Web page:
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Legal wrangle stalls Kamativi project

Legal wrangle stalls Kamativi project

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THE US$1,4 billion lithium mining project in Matabeleland North faces a fresh hurdle after Beijing Pinchang approached the Supreme Court challenging a recent High Court ruling granting the Zimbabwe Lithium Company mining rights of the tailings dump in Kamativi.

The Zimbabwe Lithium Company was involved in a legal battle two years ago over mining rights at the tailings dump at Kamativi with Beijing Pinchang, a Chinese firm, which in recent years expressed interest in reviving operations at the defunct tin mine. The dispute delayed activity towards re-opening of the mine.

The matter was heard at the High Court in Harare under case number HC8070/18 and in January this year, the High Court ruled in favour of Zimbabwe Lithium Company over mining rights at the tailings dump, paving way for the firm to begin processes to re-open the mine.

Zimbabwe Lithium Company, through its wholly-owned subsidiary, Jimbata, had targeted to resume production at the mine last year but the deadline was missed because of the legal battle.

In an interview yesterday, Jimbata managing director, Mr John McTaggart, said the agreement between his organisation and Government gives them the sole rights to the tailings dump.

“We have another issue with the Chinese (Beijing Pinchang). They are now trying to take the dump back from us again. They have now appealed to the Supreme Court. All this happening is delaying investment and employment.

“We have got 250 people that we need to employ and it’s also against the ‘Open for Business’ mantra by the President (Mnangagwa). So, it’s a real problem,” he said.

Beijing Pinchang has approached the Supreme Court under case number SC75/20, challenging the High Court ruling granted in favour of Zimbabwe Lithium Company.

Following the High Court ruling, the lithium miner intended to install a US$10 million main plant between June and July this year prior to the establishment of a pilot plant, which was being imported from South Africa as the company sought to resuscitate operations at Kamativi.

About 250 people were expected to be employed under the first phase of the project. Before starting operations, the company had pledged to rehabilitate the road network to the mine as well as upgrade power infrastructure.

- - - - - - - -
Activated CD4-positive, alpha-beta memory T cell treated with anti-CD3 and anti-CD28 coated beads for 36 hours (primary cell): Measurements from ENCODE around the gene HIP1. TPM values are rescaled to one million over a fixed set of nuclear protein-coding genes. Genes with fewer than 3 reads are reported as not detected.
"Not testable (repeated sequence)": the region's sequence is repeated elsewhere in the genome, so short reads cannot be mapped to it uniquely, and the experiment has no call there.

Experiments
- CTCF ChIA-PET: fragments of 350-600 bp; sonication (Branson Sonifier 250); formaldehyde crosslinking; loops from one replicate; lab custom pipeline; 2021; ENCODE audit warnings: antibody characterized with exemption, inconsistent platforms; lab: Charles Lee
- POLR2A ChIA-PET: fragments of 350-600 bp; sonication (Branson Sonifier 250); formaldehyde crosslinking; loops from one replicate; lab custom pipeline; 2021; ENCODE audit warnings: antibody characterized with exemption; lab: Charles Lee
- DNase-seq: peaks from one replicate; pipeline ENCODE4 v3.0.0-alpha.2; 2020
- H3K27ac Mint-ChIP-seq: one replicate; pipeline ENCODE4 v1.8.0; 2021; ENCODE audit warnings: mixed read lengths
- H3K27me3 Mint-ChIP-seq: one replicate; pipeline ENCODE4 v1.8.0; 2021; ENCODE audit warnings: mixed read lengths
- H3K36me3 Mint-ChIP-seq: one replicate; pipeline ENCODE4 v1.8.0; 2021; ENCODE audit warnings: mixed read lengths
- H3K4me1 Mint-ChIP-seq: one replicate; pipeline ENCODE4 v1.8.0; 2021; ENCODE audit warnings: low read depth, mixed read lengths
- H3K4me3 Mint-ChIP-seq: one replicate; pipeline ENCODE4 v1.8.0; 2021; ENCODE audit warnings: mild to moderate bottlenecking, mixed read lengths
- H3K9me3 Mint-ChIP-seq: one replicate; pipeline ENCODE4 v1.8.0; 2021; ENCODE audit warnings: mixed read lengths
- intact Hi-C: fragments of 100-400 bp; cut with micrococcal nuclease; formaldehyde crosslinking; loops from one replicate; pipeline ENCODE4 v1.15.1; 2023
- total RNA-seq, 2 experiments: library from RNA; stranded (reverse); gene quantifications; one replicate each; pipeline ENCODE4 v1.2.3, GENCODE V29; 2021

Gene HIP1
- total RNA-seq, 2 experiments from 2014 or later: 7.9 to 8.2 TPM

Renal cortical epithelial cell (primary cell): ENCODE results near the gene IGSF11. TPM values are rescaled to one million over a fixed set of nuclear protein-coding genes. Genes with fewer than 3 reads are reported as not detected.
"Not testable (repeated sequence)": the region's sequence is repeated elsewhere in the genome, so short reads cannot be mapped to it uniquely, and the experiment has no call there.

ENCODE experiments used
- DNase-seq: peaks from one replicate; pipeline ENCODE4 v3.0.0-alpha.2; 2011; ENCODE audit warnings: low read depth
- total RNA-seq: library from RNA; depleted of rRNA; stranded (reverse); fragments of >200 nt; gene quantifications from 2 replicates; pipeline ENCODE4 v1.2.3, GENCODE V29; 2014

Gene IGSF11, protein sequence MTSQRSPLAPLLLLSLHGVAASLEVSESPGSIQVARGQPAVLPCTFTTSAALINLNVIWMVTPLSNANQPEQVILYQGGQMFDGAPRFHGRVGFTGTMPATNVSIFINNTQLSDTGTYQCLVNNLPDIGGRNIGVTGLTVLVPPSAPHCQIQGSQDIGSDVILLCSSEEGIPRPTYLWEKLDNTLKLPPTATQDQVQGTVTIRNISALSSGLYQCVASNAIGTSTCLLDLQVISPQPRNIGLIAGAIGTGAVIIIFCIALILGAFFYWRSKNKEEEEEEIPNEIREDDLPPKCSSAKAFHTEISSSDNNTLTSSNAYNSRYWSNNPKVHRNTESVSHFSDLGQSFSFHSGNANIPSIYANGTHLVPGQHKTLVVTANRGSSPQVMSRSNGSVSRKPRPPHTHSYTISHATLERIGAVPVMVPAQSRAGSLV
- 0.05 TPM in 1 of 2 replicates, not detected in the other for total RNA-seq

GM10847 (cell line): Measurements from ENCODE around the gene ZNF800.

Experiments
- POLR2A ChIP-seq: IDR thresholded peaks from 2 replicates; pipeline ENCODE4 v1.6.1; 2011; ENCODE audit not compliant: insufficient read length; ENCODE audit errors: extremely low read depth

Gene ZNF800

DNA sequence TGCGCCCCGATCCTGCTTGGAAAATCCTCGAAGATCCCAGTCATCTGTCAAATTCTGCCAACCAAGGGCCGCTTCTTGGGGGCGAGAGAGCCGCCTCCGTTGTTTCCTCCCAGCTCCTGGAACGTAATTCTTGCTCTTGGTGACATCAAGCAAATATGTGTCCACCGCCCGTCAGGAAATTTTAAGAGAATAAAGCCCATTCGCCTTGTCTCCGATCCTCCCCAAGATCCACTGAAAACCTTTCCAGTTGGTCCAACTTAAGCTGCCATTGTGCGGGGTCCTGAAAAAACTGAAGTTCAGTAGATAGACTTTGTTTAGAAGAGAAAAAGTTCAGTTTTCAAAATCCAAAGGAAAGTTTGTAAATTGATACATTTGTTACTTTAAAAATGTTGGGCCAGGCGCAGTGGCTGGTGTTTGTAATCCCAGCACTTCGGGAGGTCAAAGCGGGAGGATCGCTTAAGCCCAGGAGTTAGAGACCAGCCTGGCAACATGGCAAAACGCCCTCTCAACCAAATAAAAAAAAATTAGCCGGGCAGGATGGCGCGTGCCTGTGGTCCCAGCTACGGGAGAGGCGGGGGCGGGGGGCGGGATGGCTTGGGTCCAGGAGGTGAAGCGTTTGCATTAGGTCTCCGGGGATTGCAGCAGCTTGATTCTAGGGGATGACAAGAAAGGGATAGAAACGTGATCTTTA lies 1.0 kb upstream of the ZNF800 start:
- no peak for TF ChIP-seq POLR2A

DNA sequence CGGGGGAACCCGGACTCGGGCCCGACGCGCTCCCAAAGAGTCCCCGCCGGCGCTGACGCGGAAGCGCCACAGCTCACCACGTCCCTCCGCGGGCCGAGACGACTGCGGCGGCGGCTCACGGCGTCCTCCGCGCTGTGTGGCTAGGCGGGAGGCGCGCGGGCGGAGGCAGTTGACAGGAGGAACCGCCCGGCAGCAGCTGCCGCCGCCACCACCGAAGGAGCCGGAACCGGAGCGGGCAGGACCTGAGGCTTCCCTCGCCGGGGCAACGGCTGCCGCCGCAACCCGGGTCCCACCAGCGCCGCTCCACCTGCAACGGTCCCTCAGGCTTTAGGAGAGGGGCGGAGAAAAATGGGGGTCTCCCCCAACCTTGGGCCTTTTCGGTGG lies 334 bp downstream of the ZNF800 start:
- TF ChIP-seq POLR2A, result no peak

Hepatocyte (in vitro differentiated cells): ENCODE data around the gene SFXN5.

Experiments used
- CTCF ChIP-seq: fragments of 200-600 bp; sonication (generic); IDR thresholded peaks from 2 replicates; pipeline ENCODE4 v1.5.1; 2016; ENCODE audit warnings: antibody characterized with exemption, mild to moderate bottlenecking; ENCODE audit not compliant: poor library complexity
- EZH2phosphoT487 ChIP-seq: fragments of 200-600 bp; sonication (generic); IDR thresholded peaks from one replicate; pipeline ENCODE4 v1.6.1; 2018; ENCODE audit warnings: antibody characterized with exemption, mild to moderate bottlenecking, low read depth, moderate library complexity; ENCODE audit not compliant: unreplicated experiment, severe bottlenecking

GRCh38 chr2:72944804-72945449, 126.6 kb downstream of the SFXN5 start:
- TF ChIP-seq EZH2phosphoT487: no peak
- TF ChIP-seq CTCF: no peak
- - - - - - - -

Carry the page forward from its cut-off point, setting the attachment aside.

In March 2018, Jimbata undertook an evaluation exercise that entailed drilling holes to depths of 1 500 metres as well as sampling to determine the lithium resource in the tailings dumps at the disused mine. 

The results were then used for production of the NI 43-101 Compliant Resource Estimate for the Kamativi Tailings Project. In line with the Government’s call for beneficiation of mineral resources, Jimbata was also looking at beneficiating spodumene to lithium carbonate.

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Kamativi Mine, which was wholly owned by the Zimbabwe Mining Development Corporation (ZMDC), was closed in 1994 due to the depressed international prices of tin.

Source: Chronicle

ZMDC has since partnered Jimbata to revive operations at the mine and focus is on producing lithium. Government has said up to seven minerals can be extracted at Kamativi after geologists confirmed a rich mix of deposits.

Lithium production is fast emerging as a potential game changer for Zimbabwe’s mining industry and economy at large as foreign investors have shown commitment towards the exploitation of the mineral.

Zimbabwe is endowed with vast lithium deposits but production is still lagging behind other global producers of the mineral, with only one company Bikita Minerals, presently producing while a similar mining project, Arcadia Lithium project is being developed by Prospect Resources in Goromonzi.

Source: Chronicle

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